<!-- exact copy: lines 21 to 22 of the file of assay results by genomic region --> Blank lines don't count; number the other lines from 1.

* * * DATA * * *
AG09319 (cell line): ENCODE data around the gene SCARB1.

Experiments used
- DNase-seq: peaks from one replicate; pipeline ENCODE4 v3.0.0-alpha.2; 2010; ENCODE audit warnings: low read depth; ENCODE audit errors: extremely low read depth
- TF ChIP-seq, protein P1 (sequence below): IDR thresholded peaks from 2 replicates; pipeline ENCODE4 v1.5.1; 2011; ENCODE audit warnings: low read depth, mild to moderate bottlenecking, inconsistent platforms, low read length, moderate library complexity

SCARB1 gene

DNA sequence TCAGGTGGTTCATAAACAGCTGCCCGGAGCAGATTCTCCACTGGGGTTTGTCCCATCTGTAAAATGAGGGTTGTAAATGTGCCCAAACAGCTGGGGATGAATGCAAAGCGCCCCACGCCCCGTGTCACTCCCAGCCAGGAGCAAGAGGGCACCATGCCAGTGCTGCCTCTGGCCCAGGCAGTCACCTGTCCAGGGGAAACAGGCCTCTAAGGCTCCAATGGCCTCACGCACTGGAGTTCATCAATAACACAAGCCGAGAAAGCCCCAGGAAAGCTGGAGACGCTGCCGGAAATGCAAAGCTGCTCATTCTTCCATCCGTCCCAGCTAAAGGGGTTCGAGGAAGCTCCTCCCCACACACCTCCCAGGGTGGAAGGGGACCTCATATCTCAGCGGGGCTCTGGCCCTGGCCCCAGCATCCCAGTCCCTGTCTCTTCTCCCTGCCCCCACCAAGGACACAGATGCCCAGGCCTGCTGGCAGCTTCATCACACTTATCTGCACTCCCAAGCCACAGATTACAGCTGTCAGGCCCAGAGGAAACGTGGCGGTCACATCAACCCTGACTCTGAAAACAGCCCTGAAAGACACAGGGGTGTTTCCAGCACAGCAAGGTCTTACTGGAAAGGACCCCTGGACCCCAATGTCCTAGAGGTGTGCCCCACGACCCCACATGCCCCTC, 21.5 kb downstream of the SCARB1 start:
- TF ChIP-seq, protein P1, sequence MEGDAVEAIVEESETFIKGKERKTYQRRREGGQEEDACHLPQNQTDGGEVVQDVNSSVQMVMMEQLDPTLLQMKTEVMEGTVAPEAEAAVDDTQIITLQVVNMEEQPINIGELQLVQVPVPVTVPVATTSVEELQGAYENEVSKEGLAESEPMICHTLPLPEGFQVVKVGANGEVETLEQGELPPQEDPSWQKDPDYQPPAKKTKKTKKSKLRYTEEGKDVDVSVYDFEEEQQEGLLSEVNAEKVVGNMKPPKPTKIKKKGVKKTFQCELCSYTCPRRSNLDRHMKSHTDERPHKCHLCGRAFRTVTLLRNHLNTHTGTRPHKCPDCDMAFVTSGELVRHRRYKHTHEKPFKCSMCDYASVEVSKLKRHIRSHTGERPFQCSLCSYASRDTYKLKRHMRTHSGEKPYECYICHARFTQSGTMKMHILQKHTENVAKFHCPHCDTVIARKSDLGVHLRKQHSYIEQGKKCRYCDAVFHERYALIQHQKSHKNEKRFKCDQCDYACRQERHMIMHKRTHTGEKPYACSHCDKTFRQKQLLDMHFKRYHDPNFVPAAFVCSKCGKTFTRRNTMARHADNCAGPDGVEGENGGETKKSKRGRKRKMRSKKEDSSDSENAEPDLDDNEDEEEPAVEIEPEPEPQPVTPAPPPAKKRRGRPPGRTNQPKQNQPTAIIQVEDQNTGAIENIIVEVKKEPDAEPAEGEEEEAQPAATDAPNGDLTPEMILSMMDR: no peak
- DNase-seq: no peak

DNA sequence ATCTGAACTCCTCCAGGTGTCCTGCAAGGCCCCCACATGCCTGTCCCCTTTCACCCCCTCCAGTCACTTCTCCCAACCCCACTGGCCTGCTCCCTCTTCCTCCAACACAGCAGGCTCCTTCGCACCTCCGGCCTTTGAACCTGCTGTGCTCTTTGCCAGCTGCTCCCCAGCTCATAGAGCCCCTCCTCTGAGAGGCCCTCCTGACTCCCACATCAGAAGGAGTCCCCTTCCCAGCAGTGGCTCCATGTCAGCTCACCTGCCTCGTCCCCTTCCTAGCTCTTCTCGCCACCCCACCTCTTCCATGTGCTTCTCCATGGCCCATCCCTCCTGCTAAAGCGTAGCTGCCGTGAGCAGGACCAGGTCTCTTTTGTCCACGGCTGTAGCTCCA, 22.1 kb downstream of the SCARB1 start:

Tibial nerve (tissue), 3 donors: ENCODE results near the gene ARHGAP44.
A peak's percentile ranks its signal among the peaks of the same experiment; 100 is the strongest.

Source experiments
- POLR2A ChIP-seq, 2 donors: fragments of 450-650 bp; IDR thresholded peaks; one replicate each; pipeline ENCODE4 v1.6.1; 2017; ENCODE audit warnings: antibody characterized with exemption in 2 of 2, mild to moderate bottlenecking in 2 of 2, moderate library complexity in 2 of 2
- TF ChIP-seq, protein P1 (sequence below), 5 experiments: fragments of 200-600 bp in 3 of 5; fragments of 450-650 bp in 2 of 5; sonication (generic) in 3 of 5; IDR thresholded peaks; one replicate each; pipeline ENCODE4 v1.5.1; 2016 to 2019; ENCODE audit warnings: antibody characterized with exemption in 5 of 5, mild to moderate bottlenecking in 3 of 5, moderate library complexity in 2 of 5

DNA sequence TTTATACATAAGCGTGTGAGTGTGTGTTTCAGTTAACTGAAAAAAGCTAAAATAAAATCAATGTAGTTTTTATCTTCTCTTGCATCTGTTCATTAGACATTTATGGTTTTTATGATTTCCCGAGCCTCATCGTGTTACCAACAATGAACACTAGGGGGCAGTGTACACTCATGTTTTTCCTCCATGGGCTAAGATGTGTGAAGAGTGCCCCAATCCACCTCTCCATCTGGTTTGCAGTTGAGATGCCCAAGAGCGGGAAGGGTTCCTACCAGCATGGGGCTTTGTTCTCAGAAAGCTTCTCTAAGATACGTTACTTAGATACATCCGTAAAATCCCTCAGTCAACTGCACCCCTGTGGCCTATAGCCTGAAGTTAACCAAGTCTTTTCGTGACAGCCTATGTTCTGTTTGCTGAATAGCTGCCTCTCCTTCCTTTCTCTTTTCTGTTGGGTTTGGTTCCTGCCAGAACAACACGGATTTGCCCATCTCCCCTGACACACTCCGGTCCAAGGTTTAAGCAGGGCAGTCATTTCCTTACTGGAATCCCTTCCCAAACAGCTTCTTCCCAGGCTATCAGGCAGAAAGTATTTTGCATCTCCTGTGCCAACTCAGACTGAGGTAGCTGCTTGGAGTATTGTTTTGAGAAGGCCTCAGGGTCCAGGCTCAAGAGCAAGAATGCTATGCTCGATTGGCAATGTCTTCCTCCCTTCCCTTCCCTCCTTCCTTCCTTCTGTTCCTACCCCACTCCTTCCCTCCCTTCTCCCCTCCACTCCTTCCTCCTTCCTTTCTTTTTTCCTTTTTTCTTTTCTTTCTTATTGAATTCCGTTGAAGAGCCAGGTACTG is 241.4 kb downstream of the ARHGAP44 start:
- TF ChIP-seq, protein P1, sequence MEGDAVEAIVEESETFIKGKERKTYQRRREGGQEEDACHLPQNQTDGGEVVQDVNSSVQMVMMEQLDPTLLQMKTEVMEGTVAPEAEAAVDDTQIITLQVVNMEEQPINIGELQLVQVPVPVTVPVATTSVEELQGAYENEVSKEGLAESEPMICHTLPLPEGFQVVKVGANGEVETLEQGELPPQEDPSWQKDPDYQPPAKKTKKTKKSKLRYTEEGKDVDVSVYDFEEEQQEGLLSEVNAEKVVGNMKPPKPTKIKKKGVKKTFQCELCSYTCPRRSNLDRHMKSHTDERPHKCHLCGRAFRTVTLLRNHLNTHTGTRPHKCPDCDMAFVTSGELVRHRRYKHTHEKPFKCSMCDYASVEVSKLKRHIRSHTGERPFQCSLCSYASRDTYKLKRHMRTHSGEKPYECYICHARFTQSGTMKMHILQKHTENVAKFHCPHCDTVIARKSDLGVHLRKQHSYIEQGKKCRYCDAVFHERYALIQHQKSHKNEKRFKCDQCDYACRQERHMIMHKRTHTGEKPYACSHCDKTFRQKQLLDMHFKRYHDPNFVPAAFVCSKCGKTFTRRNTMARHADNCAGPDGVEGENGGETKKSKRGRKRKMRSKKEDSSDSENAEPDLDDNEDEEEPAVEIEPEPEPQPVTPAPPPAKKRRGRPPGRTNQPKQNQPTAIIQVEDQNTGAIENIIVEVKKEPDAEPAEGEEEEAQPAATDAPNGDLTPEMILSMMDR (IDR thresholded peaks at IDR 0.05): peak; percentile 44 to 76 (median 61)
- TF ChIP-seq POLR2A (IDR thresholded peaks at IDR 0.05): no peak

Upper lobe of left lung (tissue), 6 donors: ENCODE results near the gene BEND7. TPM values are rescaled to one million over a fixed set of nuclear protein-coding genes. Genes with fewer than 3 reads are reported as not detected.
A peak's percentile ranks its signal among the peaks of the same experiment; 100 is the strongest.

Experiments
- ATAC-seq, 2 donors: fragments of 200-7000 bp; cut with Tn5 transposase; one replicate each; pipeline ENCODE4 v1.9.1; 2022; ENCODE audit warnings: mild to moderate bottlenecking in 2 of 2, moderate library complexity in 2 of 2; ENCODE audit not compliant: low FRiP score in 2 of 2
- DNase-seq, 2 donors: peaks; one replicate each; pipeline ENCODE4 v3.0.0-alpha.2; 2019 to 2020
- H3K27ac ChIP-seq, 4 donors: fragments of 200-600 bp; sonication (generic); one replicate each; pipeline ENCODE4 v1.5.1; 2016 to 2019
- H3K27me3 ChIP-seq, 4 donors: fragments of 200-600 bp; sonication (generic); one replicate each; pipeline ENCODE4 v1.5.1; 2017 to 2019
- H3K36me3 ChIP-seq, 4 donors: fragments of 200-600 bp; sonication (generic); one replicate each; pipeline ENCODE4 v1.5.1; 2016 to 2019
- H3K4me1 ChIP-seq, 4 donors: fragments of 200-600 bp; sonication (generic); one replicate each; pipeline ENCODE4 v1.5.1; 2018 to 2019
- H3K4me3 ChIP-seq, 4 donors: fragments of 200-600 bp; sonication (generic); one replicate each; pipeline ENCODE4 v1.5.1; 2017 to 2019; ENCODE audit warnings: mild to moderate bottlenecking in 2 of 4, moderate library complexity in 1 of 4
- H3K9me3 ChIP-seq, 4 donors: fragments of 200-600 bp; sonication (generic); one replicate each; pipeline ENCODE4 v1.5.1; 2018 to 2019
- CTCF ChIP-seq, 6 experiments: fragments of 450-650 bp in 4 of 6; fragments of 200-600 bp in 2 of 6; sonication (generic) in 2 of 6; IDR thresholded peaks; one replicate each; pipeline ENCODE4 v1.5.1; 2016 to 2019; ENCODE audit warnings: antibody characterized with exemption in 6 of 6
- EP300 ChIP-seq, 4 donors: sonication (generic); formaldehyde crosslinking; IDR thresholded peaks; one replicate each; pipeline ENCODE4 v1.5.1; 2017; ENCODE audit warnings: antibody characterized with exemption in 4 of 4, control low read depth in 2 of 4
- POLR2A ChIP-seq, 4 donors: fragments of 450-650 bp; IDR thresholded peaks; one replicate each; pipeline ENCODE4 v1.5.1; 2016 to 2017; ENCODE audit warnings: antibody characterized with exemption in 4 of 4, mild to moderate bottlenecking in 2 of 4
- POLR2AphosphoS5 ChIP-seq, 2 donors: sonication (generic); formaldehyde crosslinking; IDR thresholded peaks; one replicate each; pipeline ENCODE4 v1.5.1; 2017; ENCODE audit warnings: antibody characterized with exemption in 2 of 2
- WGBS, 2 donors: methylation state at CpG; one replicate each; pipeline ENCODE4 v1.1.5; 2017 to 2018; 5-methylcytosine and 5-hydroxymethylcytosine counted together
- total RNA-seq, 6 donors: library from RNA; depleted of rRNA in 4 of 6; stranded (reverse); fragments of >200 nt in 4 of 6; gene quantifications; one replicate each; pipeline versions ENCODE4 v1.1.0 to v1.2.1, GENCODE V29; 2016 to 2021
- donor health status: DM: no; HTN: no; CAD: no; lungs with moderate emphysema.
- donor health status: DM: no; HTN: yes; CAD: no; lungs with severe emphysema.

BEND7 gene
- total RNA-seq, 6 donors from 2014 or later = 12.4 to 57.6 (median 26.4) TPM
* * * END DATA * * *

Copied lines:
- ATAC-seq, 2 donors: fragments of 200-7000 bp; cut with Tn5 transposase; one replicate each; pipeline ENCODE4 v1.9.1; 2022; ENCODE audit warnings: mild to moderate bottlenecking in 2 of 2, moderate library complexity in 2 of 2; ENCODE audit not compliant: low FRiP score in 2 of 2
- DNase-seq, 2 donors: peaks; one replicate each; pipeline ENCODE4 v3.0.0-alpha.2; 2019 to 2020